Like Wall Street, Boiler Room revealed the greasy and sliming tactics that were relevant with the time and ultimately introduced the world to pump and dump stock promoters. The movie includes the likes of: Vin Diesel and Giovanni Ribisi.

Domestic Total Gross: $16.97 million
Worldwide Gross: $28.78 million
Opening Weekend: $5.74 million

 

Changing Lanes (2002)

 

 

This underrated drama has the same message as “Other People’s Money,” but doesn’t feel as obvious or preachy. Kudos to the two lead actors for not being afraid to play complex men who aren’t clean-cut good guy/bad guy types. Examining the blurry line between business ethics and moral guidelines, it pits a wealthy, white New York attorney (Ben Affleck) against a black insurance agent (Samuel L. Jackson) who is trying to secure custody of his kids. Both men act irresponsibly and illegally as their actions to hurt the other person escalate to an insane level. This animosity stems from an inconvenient fender bender on one very important morning for both men, but it’s clear that there is more at play than that as tensions continue to bubble to the surface. The movie raises all kinds of questions about who we are and what is important to us, and shows how easy it is to get caught up in the “game” of money

 

The Persuit of Happyness

 

Unlike most of the movies in this list, The Persuit of Happyness , does not revolve around any greedy or illegal trading scheme, but rather depicts the hardships and dedications one must take to become a stock broker at one of the top investment firms. This movie stars Will Smith.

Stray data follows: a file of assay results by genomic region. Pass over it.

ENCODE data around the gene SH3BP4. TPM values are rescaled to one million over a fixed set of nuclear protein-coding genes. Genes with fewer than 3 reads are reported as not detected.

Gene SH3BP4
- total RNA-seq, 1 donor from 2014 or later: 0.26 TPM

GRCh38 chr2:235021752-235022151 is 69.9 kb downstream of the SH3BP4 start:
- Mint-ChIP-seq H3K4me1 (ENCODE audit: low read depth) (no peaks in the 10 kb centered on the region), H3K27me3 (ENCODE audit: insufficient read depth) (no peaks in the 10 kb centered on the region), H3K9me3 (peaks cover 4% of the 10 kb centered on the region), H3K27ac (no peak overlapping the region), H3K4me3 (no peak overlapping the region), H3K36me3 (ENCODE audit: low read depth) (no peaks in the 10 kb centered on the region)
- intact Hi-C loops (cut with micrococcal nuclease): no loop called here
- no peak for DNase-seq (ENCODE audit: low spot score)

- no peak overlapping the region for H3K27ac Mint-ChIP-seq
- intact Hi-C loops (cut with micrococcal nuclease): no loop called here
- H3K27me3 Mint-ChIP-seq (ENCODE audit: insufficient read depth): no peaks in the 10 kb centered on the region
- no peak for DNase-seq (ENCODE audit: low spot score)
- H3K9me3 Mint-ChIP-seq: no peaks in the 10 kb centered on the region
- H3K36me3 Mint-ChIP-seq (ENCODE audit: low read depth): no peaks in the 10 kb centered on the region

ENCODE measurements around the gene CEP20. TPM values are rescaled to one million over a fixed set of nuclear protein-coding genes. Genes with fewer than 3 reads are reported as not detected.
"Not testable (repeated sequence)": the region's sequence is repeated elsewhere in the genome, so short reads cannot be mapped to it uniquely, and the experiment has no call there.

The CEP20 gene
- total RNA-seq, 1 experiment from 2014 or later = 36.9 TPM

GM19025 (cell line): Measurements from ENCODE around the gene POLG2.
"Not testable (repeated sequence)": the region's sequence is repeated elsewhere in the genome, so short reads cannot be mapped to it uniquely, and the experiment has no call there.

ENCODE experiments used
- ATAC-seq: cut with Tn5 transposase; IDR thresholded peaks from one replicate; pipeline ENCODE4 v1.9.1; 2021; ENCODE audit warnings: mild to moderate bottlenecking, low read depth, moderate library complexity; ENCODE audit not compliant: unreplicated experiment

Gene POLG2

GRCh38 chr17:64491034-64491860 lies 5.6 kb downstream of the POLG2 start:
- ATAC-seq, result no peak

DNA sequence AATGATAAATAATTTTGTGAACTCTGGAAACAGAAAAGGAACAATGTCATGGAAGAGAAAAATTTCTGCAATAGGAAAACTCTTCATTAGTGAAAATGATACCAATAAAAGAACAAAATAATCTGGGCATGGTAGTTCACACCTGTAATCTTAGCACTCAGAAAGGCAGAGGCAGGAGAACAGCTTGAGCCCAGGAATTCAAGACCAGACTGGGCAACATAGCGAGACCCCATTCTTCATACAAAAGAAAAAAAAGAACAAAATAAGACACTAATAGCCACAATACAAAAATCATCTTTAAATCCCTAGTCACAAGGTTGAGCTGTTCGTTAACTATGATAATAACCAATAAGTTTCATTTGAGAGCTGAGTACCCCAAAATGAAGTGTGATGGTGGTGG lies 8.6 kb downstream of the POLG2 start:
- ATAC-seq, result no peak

The Pursuit of Happyness (2006)

Domestic Total Gross: $163.57 million
Worldwide Gross: $307.08 million
Opening Weekend: $26.54 million
 
About:
"The Pursuit of Happyness" wasn't shot anywhere near Wall Street. It was shot in San Francisco and deals with the struggles of a man determined to make it in the financial industry. Will Smith stars as Chris Gardner who has an opportunity to change his life by becoming a stock broker. Gardner takes an unpaid internship and finds himself homeless with is son and abandoned by his wife.

Interesting Fact:
Will Smith was coached for the movie by speedcubing champions Tyson Mao, Toby Mao and Lars Petrus to solve a Rubik’s Cube in less than two minutes.

 

 

Wanda Whips Wall Street a.k.a. Stocks and Blondes (1982)

“Wanda Brandt (Veronica Hart) is a shrewd corporate takeover engineer. She plots to seize control of the most stable financial investment firm on Wall Street by sexually blackmailing all the corporate stockholders out of their holdings. Things get complicated for Wanda as the company president hires an investigator (Jamie Gillis) to determine the cause of the sudden instability of the stock

Wanda Whips Wall Street a.k.a. Stocks and Blondes (1982)

“Wanda Brandt (Veronica Hart) is a shrewd corporate takeover engineer. She plots to seize control of the most stable financial investment firm on Wall Street by sexually blackmailing all the corporate stockholders out of their holdings. Things get complicated for Wanda as the company president hires an investigator (Jamie Gillis) to determine the cause of the sudden instability of the stock